14802 Views 14 Replies Latest reply: Nov 27, 2008 1:40 AM by juhani h.
NO THERE IS NO SUCH PLUG-IN IN OR OUTSIDE LOGIC.
PARDON? I DIDN'T QUITE HEAR THAT........ I'M A SOUND ENGINEER AND HENCE, A BIT DEAF.
TRY THE UN-VOCALIZER, IT'S IN INSERT-FACTORY-IMAGINERY-UNVOCALIZE
IT'S IN WITH THE TALENT-SUPPRESSOR, LOUD, HIT-SINGLE AND SHOUTED-INSTRUCTION-TO-MIDI-CONVERTER PLUG INS.
ps sorry, it's been a long long long week in the studio this week....... so far.
Thank's for chiming in, together with the TALENT-SUPPRESSOR I can also recommend the unfunky drummer Plug-In from the SchmApple Store http://www.theinternetnowinhandybookform.com/schmapple/dreamonpro.html#
It's a great bundle!
Removing vocal from an existing professional and commercial song is one of the most frequaltly question that comes from non-professionals or amateurs who believe that the computer can do miracles
There is no way to do that... BUT I can suggest to stay tuned with Melodyne developers and his new research about "Direct Note Access" (DNA) technology.
check out over-there:
The extended features of this extraordinary technology could give, in the near future, an affirmative answer to the question of this thread!
However, will always be absolutely necessary that the software will be used by qualified personnel in order to obtain a professional result! (and the singers and musicians must be "BRAVO" OR "BRAVI"!!!)
You guys, be nice now!
There is indeed a way to remove vocals from tracks, and the technology has been around for awhile. My Roland VS-880 had an effect that did that 10 years ago.
It only works when the vocals are in the absolute centre, not panned at all. The trick is to use phase cancellation in a specific frequency range, in a specific panoramic location. The results are varied, from stunningly perfect to just weird. Often, you'll end up with no main vocals, but the reverb from the vocals will still be audible.
Try Google searching - there are SEVERAL plug-ins that can do decent jobs of this, or, if you are feeling especially nerdy, you could probably have some luck experimenting with Logic's Spectral Gate and Stereo Spread plug-ins.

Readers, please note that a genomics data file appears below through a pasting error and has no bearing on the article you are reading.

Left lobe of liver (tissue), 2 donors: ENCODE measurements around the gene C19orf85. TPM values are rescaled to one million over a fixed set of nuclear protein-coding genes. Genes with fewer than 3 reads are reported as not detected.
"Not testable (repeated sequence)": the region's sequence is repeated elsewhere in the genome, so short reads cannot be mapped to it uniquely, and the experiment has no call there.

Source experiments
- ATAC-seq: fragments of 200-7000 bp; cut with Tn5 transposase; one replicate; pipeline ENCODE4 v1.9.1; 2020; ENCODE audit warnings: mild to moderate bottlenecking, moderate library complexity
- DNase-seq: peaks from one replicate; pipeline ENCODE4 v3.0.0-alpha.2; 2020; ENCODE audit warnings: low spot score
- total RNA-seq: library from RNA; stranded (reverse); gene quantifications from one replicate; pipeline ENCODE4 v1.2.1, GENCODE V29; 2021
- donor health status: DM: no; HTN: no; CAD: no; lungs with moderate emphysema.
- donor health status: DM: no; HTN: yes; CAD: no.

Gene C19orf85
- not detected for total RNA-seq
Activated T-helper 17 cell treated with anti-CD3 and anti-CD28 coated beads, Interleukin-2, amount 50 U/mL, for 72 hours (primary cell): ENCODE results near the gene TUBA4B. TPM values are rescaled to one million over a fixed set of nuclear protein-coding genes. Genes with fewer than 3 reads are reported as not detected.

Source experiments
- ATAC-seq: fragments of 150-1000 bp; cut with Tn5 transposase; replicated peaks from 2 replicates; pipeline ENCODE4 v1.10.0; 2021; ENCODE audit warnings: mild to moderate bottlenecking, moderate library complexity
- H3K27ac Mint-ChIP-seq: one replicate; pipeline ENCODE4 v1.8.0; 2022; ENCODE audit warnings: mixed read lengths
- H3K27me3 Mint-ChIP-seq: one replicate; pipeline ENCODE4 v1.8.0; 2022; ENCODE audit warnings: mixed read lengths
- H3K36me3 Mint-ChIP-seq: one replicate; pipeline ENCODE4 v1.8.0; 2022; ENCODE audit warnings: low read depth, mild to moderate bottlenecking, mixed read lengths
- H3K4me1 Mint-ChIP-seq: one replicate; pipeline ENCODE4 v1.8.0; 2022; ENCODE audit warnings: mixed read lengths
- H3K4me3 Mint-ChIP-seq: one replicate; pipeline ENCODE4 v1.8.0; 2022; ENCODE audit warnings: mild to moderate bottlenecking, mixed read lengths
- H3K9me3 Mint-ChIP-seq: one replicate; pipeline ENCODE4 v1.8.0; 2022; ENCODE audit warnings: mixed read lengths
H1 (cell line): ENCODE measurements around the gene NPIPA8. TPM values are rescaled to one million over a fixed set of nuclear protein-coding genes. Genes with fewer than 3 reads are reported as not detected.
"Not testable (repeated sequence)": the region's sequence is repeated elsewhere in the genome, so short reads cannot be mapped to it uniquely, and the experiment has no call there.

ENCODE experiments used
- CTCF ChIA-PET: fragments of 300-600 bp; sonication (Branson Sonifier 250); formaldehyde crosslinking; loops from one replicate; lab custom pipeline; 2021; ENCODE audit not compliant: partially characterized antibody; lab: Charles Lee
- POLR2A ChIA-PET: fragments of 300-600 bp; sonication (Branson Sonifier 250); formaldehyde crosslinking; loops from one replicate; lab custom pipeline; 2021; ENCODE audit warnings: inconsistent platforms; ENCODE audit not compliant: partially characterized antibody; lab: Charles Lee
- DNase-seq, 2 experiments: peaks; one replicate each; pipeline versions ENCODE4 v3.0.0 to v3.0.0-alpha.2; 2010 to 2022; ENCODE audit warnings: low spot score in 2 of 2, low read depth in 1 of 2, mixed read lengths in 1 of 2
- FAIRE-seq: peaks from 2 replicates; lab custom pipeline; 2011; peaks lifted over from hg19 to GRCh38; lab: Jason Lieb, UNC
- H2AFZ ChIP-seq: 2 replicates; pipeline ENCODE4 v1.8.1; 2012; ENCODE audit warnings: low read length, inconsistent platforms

On My mix the Roland machine cannot works...
I always use Mono to Stereo FX delay with double vocal tracks on my songs!...
but... I have some demo songs on my web site.... I'm not sure...
the Reverbs and Delays are always Stereo on my MixDown...
check it! ... and let me know if that works! (please send me the resulting file if possible)
... but I think it works only with stereo mix...
only the voice must be in MONO...
if the voice is recorded and mixed in MONO over than a Stereo soundtracks the ROLAND machine can remove all the sounds that are located in perfect center position phase...
only left and rigth antiphase will remain untouched...
every instrument that was recorded in the perfect center position will be removed...
So if you use that machin on a mono mix... you will hear only the perfect and absolute silence!
Trust me, .... stay tuned with Melodyne developers...
the only problem is:
if the voice and piano play the same tune... you will remove ALL the notes that play that tune...
if the vocal track sing a C3 and guitar, piano, strings... play C3 too at same time.... All C3s notes will be deleted
Sample if I'm not mistaken that was a tongue in cheek comment, and I got it... so you know it wasn't lost on everyone. As far as the VS880... I'd like to hear the "stunning' results I had one of those way way back and the bottom line is you are taking out frequencies that are panned centre, so ... as pointed out the reverbs and delays are almost never panned centre and won't get removed... but there are a lot of other instruments that suffer from the removal of said frequencies and to my ear ... the results always suck... DNA is just new and even though a revolutionary break-through, I seriously doubt it's anywhere close to that. I mean he did have a break through playing with the math of frequencies but when it comes to trying to separate formants all those other unique elements that distinguish between the sounds of different instruments including voice .. forget it...
At this point DNA won't even separate drums, and for all intents and purposes you could argue that each drum in a kit is pitched differently ... They are sooooo far from separating instruments sharing frequencies not worth mentioning...
The cancel-the-mono-signal-trick is handy for analyzing how a production has been done. You hear the side signals clearer and I use this often to show students certain aspects of music production. Like digital distortion, reverb, effects, vocal dubs, panning, string arrangements etc.
In the past I have did it as a last resort for removing vocals and adding new ones. We´re talking bachelor/stag parties here. The result was almost always pretty horrendous but then again it never mattered because it was just for fun and the people singing were so drunk anyway. I´d usually filter out some lows in the mono signal to still have some bass left.
And yes, Sample, I got it too...